Be careful what you leave behind. Future historians may study your activities in great detail.
Case in point: The Tonoloway Primitive Baptist Church in southern Fulton County, Pennsylvania, is very close to the Mason-Dixon Line. As a result, the area saw a lot of action during the Civil War. General “Stonewall” Jackson’s Confederate troops threatened to cross the Potomac River at nearby Hancock, Maryland, in January 1862. The brick church became one of four locations in the area that were used for hospitals by the Union Army.
The removal of wallpaper in 2004 during restoration of the church’s interior by the Friends of Tonoloway Primitive Baptist Church revealed the signatures of many of the Union troops who were hospitalized there through early March of 1862.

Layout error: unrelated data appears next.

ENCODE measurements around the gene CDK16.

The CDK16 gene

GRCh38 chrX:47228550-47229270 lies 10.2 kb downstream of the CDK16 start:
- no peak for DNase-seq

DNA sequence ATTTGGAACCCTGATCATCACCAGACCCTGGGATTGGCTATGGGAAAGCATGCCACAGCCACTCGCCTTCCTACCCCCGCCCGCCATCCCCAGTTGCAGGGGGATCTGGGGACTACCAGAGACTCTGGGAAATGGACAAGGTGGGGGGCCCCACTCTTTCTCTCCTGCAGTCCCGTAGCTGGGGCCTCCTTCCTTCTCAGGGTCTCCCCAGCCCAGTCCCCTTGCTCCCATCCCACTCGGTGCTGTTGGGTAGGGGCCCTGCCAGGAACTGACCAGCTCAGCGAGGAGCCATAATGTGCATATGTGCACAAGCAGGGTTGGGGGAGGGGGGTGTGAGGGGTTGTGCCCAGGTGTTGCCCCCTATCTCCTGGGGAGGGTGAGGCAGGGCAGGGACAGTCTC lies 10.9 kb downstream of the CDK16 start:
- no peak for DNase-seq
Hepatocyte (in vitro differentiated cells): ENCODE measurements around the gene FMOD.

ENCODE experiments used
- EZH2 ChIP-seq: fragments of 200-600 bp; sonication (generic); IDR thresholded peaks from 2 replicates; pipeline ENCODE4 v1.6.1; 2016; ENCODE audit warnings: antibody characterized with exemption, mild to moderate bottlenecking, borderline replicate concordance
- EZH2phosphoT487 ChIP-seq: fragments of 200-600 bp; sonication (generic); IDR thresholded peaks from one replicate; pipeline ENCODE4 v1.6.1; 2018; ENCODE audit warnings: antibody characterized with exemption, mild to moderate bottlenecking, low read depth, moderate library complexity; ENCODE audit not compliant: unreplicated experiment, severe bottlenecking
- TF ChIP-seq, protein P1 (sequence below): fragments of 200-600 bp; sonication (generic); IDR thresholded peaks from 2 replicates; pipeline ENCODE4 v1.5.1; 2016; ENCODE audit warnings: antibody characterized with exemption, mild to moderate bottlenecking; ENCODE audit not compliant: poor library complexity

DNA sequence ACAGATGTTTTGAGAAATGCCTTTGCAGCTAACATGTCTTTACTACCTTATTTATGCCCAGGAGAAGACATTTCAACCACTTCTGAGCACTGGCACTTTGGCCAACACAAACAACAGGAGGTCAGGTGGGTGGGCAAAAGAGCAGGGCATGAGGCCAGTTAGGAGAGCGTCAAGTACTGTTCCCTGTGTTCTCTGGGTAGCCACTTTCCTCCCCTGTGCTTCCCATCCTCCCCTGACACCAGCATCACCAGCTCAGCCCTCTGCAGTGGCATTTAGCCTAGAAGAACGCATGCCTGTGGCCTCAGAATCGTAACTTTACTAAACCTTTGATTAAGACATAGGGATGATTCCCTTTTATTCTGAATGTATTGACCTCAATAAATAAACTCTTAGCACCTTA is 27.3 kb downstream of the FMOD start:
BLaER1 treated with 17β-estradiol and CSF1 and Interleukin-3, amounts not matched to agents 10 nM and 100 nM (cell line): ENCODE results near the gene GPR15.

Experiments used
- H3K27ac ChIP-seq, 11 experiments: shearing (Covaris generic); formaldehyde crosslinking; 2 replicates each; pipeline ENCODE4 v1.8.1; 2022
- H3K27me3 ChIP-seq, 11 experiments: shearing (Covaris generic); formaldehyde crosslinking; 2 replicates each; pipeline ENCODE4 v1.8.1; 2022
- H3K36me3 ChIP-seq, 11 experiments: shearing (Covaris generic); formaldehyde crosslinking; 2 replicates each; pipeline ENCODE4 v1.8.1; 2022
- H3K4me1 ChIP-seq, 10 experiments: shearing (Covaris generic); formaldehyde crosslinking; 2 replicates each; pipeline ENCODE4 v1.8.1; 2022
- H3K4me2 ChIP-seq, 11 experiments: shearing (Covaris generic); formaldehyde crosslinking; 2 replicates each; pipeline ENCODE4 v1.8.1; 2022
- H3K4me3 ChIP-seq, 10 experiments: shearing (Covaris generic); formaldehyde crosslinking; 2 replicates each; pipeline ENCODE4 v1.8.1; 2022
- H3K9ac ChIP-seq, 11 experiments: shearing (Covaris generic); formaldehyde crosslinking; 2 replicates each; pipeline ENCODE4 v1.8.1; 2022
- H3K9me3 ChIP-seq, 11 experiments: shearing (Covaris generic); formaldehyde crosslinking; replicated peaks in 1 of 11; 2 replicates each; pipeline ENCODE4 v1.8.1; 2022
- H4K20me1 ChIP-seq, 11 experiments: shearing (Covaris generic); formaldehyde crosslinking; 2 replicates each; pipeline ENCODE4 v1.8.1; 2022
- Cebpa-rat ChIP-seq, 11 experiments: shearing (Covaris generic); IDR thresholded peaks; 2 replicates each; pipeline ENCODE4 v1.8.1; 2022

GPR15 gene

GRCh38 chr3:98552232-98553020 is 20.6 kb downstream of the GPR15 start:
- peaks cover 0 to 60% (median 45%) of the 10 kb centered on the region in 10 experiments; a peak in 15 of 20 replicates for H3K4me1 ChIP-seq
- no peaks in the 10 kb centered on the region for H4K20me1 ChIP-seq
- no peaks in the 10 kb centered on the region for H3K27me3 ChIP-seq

In all, 50 signatures were discovered, some those of civilians, along with other graffiti. Twenty-seven of those signatures have been identified by Friends board member John Mentzer, whose two-year project to learn more about the people who signed Tonoloway’s walls came to a conclusion last month with the Friends’ publication of his 140-page book, “Tonoloway – If Its Walls Could Talk.”
You can read more about this book in the Fulton County News web site at http://news.mywebpal.com/news_tool_v2.cfm?show=localnews&pnpID=541&NewsID=924026&CategoryID=1441&on=1.